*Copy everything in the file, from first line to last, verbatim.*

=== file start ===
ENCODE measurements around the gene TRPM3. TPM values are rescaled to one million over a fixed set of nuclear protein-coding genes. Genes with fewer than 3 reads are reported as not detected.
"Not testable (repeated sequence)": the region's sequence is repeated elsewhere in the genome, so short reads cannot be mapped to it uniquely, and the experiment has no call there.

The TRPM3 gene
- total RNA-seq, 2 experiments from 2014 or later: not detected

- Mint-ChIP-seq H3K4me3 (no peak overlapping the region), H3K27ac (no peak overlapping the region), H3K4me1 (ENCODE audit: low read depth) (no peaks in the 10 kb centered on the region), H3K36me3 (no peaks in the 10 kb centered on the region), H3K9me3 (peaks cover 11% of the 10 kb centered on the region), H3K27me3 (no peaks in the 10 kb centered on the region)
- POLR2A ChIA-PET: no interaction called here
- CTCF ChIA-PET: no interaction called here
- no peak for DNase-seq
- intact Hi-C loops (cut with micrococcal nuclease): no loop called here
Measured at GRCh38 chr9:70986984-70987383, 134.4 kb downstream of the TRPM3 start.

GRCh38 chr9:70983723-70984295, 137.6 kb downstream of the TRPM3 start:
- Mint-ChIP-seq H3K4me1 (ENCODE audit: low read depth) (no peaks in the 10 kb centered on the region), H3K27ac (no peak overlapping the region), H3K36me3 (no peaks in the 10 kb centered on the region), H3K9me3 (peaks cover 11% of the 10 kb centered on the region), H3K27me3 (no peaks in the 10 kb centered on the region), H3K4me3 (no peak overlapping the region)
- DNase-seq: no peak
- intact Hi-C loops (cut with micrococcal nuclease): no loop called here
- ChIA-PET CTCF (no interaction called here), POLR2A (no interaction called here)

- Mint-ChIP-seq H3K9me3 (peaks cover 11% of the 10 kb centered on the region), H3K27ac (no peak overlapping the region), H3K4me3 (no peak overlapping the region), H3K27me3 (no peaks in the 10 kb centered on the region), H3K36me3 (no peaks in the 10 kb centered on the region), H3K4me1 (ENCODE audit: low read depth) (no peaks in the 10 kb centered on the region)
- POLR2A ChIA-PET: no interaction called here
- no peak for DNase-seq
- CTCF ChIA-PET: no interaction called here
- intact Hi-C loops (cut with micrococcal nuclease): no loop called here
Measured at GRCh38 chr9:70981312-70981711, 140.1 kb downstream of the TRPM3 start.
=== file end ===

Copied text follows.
ENCODE measurements around the gene TRPM3. TPM values are rescaled to one million over a fixed set of nuclear protein-coding genes. Genes with fewer than 3 reads are reported as not detected.
"Not testable (repeated sequence)": the region's sequence is repeated elsewhere in the genome, so short reads cannot be mapped to it uniquely, and the experiment has no call there.

The TRPM3 gene
- total RNA-seq, 2 experiments from 2014 or later: not detected

- Mint-ChIP-seq H3K4me3 (no peak overlapping the region), H3K27ac (no peak overlapping the region), H3K4me1 (ENCODE audit: low read depth) (no peaks in the 10 kb centered on the region), H3K36me3 (no peaks in the 10 kb centered on the region), H3K9me3 (peaks cover 11% of the 10 kb centered on the region), H3K27me3 (no peaks in the 10 kb centered on the region)
- POLR2A ChIA-PET: no interaction called here
- CTCF ChIA-PET: no interaction called here
- no peak for DNase-seq
- intact Hi-C loops (cut with micrococcal nuclease): no loop called here
Measured at GRCh38 chr9:70986984-70987383, 134.4 kb downstream of the TRPM3 start.

GRCh38 chr9:70983723-70984295, 137.6 kb downstream of the TRPM3 start:
- Mint-ChIP-seq H3K4me1 (ENCODE audit: low read depth) (no peaks in the 10 kb centered on the region), H3K27ac (no peak overlapping the region), H3K36me3 (no peaks in the 10 kb centered on the region), H3K9me3 (peaks cover 11% of the 10 kb centered on the region), H3K27me3 (no peaks in the 10 kb centered on the region), H3K4me3 (no peak overlapping the region)
- DNase-seq: no peak
- intact Hi-C loops (cut with micrococcal nuclease): no loop called here
- ChIA-PET CTCF (no interaction called here), POLR2A (no interaction called here)

- Mint-ChIP-seq H3K9me3 (peaks cover 11% of the 10 kb centered on the region), H3K27ac (no peak overlapping the region), H3K4me3 (no peak overlapping the region), H3K27me3 (no peaks in the 10 kb centered on the region), H3K36me3 (no peaks in the 10 kb centered on the region), H3K4me1 (ENCODE audit: low read depth) (no peaks in the 10 kb centered on the region)
- POLR2A ChIA-PET: no interaction called here
- no peak for DNase-seq
- CTCF ChIA-PET: no interaction called here
- intact Hi-C loops (cut with micrococcal nuclease): no loop called here
Measured at GRCh38 chr9:70981312-70981711, 140.1 kb downstream of the TRPM3 start.